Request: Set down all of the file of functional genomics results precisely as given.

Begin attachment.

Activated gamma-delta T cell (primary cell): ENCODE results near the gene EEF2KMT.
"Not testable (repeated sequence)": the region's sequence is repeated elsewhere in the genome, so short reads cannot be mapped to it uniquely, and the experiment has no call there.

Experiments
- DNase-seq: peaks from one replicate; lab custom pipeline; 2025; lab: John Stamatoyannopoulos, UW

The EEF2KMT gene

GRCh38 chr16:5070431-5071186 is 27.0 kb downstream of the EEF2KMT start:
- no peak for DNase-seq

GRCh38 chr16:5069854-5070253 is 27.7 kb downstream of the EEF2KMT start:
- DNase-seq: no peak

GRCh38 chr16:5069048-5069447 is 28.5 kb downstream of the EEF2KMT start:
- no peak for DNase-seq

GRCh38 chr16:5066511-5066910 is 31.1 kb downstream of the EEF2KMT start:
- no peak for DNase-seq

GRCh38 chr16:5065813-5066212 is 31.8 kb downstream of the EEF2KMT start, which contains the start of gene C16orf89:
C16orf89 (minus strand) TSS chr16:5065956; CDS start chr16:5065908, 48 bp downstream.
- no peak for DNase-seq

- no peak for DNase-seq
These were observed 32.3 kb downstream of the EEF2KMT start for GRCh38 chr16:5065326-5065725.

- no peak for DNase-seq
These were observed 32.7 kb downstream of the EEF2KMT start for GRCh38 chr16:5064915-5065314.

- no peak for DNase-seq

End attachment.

Activated gamma-delta T cell (primary cell): ENCODE results near the gene EEF2KMT.
"Not testable (repeated sequence)": the region's sequence is repeated elsewhere in the genome, so short reads cannot be mapped to it uniquely, and the experiment has no call there.

Experiments
- DNase-seq: peaks from one replicate; lab custom pipeline; 2025; lab: John Stamatoyannopoulos, UW

The EEF2KMT gene

GRCh38 chr16:5070431-5071186 is 27.0 kb downstream of the EEF2KMT start:
- no peak for DNase-seq

GRCh38 chr16:5069854-5070253 is 27.7 kb downstream of the EEF2KMT start:
- DNase-seq: no peak

GRCh38 chr16:5069048-5069447 is 28.5 kb downstream of the EEF2KMT start:
- no peak for DNase-seq

GRCh38 chr16:5066511-5066910 is 31.1 kb downstream of the EEF2KMT start:
- no peak for DNase-seq

GRCh38 chr16:5065813-5066212 is 31.8 kb downstream of the EEF2KMT start, which contains the start of gene C16orf89:
C16orf89 (minus strand) TSS chr16:5065956; CDS start chr16:5065908, 48 bp downstream.
- no peak for DNase-seq

- no peak for DNase-seq
These were observed 32.3 kb downstream of the EEF2KMT start for GRCh38 chr16:5065326-5065725.

- no peak for DNase-seq
These were observed 32.7 kb downstream of the EEF2KMT start for GRCh38 chr16:5064915-5065314.

- no peak for DNase-seq